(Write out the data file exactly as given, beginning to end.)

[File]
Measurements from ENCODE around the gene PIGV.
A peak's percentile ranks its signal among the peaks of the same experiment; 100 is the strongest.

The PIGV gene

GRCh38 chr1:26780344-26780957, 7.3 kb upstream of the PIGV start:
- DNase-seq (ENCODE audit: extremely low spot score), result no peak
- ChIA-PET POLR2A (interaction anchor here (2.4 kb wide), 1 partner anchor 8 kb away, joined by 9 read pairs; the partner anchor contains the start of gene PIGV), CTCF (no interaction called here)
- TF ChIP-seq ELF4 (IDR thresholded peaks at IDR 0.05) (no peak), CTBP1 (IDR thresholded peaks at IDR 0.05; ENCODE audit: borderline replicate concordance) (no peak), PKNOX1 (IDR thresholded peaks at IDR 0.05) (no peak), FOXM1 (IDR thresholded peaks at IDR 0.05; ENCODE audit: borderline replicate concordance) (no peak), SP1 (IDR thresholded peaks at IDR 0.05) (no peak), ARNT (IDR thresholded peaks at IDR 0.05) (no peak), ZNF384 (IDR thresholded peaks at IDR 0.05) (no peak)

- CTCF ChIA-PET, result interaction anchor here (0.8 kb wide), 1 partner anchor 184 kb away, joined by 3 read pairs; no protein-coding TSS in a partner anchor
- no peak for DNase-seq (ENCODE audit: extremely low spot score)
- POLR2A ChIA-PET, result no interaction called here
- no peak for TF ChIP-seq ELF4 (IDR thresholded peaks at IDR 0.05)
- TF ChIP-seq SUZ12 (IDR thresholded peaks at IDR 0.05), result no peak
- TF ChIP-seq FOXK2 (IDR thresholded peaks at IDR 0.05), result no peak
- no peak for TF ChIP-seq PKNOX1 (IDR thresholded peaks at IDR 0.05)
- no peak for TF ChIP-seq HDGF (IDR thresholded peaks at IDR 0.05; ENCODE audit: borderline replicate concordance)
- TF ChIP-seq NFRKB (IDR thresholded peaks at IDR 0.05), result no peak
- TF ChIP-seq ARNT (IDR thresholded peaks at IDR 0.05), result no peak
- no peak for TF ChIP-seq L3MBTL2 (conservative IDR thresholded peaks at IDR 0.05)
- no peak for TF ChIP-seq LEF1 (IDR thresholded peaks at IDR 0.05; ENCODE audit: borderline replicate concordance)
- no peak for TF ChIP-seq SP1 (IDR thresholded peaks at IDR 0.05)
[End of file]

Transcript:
Measurements from ENCODE around the gene PIGV.
A peak's percentile ranks its signal among the peaks of the same experiment; 100 is the strongest.

The PIGV gene

GRCh38 chr1:26780344-26780957, 7.3 kb upstream of the PIGV start:
- DNase-seq (ENCODE audit: extremely low spot score), result no peak
- ChIA-PET POLR2A (interaction anchor here (2.4 kb wide), 1 partner anchor 8 kb away, joined by 9 read pairs; the partner anchor contains the start of gene PIGV), CTCF (no interaction called here)
- TF ChIP-seq ELF4 (IDR thresholded peaks at IDR 0.05) (no peak), CTBP1 (IDR thresholded peaks at IDR 0.05; ENCODE audit: borderline replicate concordance) (no peak), PKNOX1 (IDR thresholded peaks at IDR 0.05) (no peak), FOXM1 (IDR thresholded peaks at IDR 0.05; ENCODE audit: borderline replicate concordance) (no peak), SP1 (IDR thresholded peaks at IDR 0.05) (no peak), ARNT (IDR thresholded peaks at IDR 0.05) (no peak), ZNF384 (IDR thresholded peaks at IDR 0.05) (no peak)

- CTCF ChIA-PET, result interaction anchor here (0.8 kb wide), 1 partner anchor 184 kb away, joined by 3 read pairs; no protein-coding TSS in a partner anchor
- no peak for DNase-seq (ENCODE audit: extremely low spot score)
- POLR2A ChIA-PET, result no interaction called here
- no peak for TF ChIP-seq ELF4 (IDR thresholded peaks at IDR 0.05)
- TF ChIP-seq SUZ12 (IDR thresholded peaks at IDR 0.05), result no peak
- TF ChIP-seq FOXK2 (IDR thresholded peaks at IDR 0.05), result no peak
- no peak for TF ChIP-seq PKNOX1 (IDR thresholded peaks at IDR 0.05)
- no peak for TF ChIP-seq HDGF (IDR thresholded peaks at IDR 0.05; ENCODE audit: borderline replicate concordance)
- TF ChIP-seq NFRKB (IDR thresholded peaks at IDR 0.05), result no peak
- TF ChIP-seq ARNT (IDR thresholded peaks at IDR 0.05), result no peak
- no peak for TF ChIP-seq L3MBTL2 (conservative IDR thresholded peaks at IDR 0.05)
- no peak for TF ChIP-seq LEF1 (IDR thresholded peaks at IDR 0.05; ENCODE audit: borderline replicate concordance)
- no peak for TF ChIP-seq SP1 (IDR thresholded peaks at IDR 0.05)